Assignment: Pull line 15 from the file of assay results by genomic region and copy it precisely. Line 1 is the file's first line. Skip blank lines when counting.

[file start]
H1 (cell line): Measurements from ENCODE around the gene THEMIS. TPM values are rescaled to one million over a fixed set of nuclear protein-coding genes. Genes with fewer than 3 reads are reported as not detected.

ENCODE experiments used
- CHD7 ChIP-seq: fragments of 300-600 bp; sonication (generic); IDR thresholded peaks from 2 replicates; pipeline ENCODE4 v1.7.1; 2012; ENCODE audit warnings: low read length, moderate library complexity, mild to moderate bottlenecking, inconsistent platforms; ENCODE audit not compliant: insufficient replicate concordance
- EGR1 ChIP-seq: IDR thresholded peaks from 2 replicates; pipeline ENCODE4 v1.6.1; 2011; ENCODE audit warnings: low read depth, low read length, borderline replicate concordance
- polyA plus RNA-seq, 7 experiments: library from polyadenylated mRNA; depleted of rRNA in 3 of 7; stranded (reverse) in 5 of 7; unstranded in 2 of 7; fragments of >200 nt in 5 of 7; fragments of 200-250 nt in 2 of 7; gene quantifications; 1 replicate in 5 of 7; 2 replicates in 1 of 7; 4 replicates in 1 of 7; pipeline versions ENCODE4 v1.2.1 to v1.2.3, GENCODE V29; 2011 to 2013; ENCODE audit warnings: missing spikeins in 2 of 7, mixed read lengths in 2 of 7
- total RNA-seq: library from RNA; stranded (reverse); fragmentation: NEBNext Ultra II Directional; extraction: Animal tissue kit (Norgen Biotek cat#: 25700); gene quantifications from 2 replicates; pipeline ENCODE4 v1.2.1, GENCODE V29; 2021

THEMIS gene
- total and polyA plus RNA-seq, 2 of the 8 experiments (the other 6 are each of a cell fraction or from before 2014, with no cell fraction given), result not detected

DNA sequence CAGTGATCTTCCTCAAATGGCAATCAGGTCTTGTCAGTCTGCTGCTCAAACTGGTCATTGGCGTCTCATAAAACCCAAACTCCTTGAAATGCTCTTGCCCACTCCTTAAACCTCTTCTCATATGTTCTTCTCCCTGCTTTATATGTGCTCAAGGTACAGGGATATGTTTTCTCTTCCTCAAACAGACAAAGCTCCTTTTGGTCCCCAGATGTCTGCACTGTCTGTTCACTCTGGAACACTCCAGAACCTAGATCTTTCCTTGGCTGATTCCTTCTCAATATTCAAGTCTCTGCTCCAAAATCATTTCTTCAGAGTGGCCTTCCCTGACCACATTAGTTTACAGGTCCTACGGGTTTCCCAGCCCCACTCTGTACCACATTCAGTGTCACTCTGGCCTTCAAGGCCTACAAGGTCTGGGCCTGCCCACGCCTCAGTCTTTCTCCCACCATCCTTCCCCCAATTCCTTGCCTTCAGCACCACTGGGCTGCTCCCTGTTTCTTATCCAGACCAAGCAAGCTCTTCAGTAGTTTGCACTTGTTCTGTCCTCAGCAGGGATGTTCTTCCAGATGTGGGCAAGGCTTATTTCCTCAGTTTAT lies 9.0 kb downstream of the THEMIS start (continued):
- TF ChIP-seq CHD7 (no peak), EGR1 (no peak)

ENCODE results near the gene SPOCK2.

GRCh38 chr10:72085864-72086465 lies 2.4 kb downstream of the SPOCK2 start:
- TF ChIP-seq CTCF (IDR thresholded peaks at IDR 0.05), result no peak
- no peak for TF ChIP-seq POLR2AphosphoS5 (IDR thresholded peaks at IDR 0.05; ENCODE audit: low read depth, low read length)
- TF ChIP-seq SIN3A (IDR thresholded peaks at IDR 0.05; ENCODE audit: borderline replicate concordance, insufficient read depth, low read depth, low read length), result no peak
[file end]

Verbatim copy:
- TF ChIP-seq SIN3A (IDR thresholded peaks at IDR 0.05; ENCODE audit: borderline replicate concordance, insufficient read depth, low read depth, low read length), result no peak